John Mattos will be inducted into the American Swimming Coaches Association Hall of Fame this summer. Here he is accepting the
Distinguished Athletics Award at the 2016 Distinguished Alumni Awards Dinner.
Former Colorado State University coach John Mattos (B.A. English, ’71) didn’t get elected to the American Swimming Coaches Association Hall of Fame because of one swimmer. After all, he coached hundreds of student-athletes during his 31 years at CSU, winning eight conference titles and more than 200 dual meets.
But he is the first to admit that his career trajectory – and that of his beloved program – changed the day he got Amy Van Dyken to become a Ram. Van Dyken had just left the University of Arizona’s program, believing her career was over, when Mattos convinced her to give swimming another go.
‘He changed my life’
“John Mattos changed my life forever,” Van Dyken said from her home in Scottsdale, Ariz. “I thought I was done when I left Arizona, but John asked me to give him one semester to see if I could get back on track.
“Honestly, I would have become a high school biology teacher somewhere, which is fine, if it hadn’t been for John. Instead, my life went in a completely different direction, and none of it would have happened without him.”
Van Dyken’s new direction went something like this:
• She won the 50-yard freestyle at the 1994 NCAA Championships, becoming CSU’s first national champion. She led the Rams to a best-ever 12th place national finish and was named NCAA Swimmer of the Year.
• She became an international sensation at the 1996 Atlanta Olympics, winning four gold medals in a dominating performance that ranks among the greatest in U.S. Olympic history.
• She shocked the swimming world in 2000, coming back from shoulder surgery to win two more gold medals at the Sydney, Australia Games, becoming one of only a handful of Olympians to retire with all gold medals.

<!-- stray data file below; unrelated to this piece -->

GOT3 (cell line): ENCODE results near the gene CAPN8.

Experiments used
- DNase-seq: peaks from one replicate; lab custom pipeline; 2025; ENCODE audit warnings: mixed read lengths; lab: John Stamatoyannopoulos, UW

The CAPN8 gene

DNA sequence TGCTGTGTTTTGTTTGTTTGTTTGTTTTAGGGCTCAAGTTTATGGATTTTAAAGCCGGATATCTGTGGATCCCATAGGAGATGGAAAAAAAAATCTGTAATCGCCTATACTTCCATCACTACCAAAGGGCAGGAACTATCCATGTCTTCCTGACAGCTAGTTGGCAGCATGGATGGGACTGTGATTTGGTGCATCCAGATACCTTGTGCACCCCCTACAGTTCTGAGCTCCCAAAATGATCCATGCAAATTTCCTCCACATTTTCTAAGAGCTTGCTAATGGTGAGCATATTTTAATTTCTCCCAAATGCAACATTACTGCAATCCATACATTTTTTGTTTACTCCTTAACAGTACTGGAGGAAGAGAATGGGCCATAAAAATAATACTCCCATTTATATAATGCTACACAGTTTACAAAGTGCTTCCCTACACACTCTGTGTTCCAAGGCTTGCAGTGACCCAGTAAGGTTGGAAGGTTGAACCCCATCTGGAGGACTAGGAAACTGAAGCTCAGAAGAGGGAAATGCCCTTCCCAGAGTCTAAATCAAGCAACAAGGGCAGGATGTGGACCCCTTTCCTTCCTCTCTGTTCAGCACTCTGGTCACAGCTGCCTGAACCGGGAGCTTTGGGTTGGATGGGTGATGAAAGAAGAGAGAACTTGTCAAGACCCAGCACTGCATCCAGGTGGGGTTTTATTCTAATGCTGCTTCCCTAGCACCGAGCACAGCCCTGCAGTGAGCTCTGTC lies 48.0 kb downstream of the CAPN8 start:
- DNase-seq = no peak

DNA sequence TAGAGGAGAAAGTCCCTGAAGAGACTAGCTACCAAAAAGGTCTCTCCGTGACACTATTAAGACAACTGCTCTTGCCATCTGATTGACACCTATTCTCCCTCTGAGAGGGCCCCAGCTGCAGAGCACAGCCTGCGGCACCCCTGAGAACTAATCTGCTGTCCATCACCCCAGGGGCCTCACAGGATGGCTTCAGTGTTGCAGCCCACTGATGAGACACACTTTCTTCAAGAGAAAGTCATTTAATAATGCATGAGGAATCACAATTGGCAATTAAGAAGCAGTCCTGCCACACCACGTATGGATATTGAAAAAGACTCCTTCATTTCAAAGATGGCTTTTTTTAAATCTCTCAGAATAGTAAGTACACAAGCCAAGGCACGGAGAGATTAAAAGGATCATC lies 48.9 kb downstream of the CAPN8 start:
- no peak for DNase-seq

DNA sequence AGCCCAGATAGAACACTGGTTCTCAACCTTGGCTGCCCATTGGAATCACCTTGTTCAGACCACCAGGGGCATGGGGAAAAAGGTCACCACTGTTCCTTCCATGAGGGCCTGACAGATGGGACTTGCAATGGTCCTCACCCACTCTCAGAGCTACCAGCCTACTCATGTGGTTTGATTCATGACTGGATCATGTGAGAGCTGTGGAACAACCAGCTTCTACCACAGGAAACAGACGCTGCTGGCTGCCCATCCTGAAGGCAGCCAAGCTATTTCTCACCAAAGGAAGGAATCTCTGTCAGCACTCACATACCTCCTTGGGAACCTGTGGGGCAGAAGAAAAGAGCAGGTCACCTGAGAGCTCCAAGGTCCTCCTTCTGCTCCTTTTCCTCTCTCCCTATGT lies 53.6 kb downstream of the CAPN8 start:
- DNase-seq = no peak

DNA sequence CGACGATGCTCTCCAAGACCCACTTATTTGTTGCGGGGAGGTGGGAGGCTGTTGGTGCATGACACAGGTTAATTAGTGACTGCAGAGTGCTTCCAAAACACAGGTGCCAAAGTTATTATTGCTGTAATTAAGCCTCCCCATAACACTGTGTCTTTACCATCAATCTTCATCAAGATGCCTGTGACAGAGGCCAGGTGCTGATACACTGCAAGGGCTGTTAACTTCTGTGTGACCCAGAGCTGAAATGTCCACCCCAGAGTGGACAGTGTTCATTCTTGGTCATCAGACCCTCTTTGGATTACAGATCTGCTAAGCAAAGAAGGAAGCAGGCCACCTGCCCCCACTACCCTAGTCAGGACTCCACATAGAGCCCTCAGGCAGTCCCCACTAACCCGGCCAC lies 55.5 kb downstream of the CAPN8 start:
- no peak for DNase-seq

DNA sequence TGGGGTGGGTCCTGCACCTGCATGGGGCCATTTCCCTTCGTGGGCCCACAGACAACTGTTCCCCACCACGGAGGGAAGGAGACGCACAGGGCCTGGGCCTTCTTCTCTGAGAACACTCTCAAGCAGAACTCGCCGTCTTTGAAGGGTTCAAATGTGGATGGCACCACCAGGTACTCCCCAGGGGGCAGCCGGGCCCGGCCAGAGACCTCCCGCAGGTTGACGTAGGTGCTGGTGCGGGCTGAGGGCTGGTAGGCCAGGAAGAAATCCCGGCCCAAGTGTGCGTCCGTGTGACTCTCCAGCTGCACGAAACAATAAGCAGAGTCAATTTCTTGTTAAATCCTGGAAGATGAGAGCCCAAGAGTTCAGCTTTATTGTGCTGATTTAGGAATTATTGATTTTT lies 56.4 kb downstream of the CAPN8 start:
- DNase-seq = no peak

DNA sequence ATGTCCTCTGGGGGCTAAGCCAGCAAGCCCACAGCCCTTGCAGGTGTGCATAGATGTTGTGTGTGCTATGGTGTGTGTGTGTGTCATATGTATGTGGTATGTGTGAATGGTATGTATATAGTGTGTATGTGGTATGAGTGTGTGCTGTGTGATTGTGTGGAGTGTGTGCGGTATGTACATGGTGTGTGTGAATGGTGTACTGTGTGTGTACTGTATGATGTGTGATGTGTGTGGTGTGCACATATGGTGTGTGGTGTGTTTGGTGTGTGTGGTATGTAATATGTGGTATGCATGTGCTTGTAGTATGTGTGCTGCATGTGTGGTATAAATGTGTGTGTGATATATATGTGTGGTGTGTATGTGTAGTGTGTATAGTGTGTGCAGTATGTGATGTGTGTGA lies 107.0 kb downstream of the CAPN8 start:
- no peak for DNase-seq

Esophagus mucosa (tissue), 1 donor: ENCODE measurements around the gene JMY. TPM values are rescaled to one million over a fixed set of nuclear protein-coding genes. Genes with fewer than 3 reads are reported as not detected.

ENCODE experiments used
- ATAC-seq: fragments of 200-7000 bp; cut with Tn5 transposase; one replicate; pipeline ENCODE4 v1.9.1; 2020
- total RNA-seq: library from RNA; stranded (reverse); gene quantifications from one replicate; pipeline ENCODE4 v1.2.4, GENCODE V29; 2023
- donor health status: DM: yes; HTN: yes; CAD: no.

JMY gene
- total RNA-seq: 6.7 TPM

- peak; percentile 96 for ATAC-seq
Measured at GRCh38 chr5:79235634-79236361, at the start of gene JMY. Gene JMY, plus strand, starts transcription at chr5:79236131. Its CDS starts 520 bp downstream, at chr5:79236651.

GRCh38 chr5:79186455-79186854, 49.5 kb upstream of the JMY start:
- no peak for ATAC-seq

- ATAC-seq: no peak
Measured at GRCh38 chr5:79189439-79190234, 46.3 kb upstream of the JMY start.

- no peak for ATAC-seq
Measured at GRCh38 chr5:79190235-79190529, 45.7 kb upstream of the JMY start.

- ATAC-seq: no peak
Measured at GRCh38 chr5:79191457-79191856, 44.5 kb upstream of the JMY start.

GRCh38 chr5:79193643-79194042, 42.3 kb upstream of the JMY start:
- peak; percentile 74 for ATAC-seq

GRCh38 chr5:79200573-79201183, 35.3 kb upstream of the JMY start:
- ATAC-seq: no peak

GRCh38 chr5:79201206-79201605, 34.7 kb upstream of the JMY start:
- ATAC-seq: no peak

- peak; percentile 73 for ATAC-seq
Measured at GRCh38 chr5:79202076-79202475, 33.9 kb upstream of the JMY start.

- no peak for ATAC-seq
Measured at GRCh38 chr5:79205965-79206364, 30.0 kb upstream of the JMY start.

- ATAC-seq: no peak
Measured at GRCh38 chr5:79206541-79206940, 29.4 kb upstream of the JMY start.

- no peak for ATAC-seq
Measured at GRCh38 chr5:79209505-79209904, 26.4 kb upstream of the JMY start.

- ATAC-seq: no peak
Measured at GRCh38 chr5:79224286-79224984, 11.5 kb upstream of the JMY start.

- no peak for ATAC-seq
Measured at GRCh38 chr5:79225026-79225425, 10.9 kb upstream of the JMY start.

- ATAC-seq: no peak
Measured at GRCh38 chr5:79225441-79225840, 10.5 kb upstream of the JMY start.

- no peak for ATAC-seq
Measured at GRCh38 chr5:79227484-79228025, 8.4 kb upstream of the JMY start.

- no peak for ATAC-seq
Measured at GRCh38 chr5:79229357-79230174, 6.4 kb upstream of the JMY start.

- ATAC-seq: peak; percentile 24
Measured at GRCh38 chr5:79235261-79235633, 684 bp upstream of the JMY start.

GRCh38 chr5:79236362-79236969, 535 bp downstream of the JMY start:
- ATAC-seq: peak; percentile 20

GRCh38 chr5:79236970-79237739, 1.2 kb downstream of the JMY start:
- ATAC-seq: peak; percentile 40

• She was inducted into the CSU, Colorado and U.S. Olympic halls of fame. Oh, and she had her own Wheaties box.
Memorable 1994 season
“Amy was so easy to coach,” Mattos said. “She’d do anything to help her swim fast. Before every big race there was always the whispered confidence builders and motivational words. We had a pretty good coach/swimmer routine.
“Our 1994 NCAA performance was probably the highlight of my career. Amy, Kristen Elliot, Carol McDaniel, Heidi Griffith and Marsha Landowski all became All-Americans, and Amy’s swim in the 50 had the audience in awe. For the first two days of the meet it was just so cool to see Colorado State in the top 10, right up there with the big-time SEC and Pac-10 programs.”
Amazing farewell performance
Current Rams coach Woody Woodard first came to know Mattos’ gift for coaching when he joined the CSU staff as a volunteer coach in 1998. Van Dyken, who had undergone shoulder surgery, asked Mattos to get her ready for the 2000 U.S. Olympic Trials.
“John had four months to get her back to Olympic speed and he didn’t even blink,” Woodard said. “There was never a doubt in his mind and never a doubt in Amy’s mind that she would do it. They had an amazing partnership.”
Mattos, who was a four-time All-American himself at CSU, had a coaching career that spanned nearly 50 years. He began coaching young swimmers in 1968 at his home in California, and was once head of the city’s prestigious Fort Collins Area Swim Team (FAST) before taking over at CSU in 1980.
He was a six-time conference coach of the year for the Rams, and was twice an assistant on U.S. national teams. He was inducted into the CSU Sports Hall of Fame in 2005 and won the Distinguished Athletic Award from the CSU Alumni Association in 2016.
Even though he retired in 2011, he has worked as a volunteer coach for Woodard the past three years.
Mattos and four other coaches from around the country will be officially inducted into the ASCA Hall of Fame on Sept. 5 in Dallas.
“I really never thought my career accomplishments would lead to these honors,” Mattos said. “It really just boggles my mind, and I’m completely humbled by the recognition.”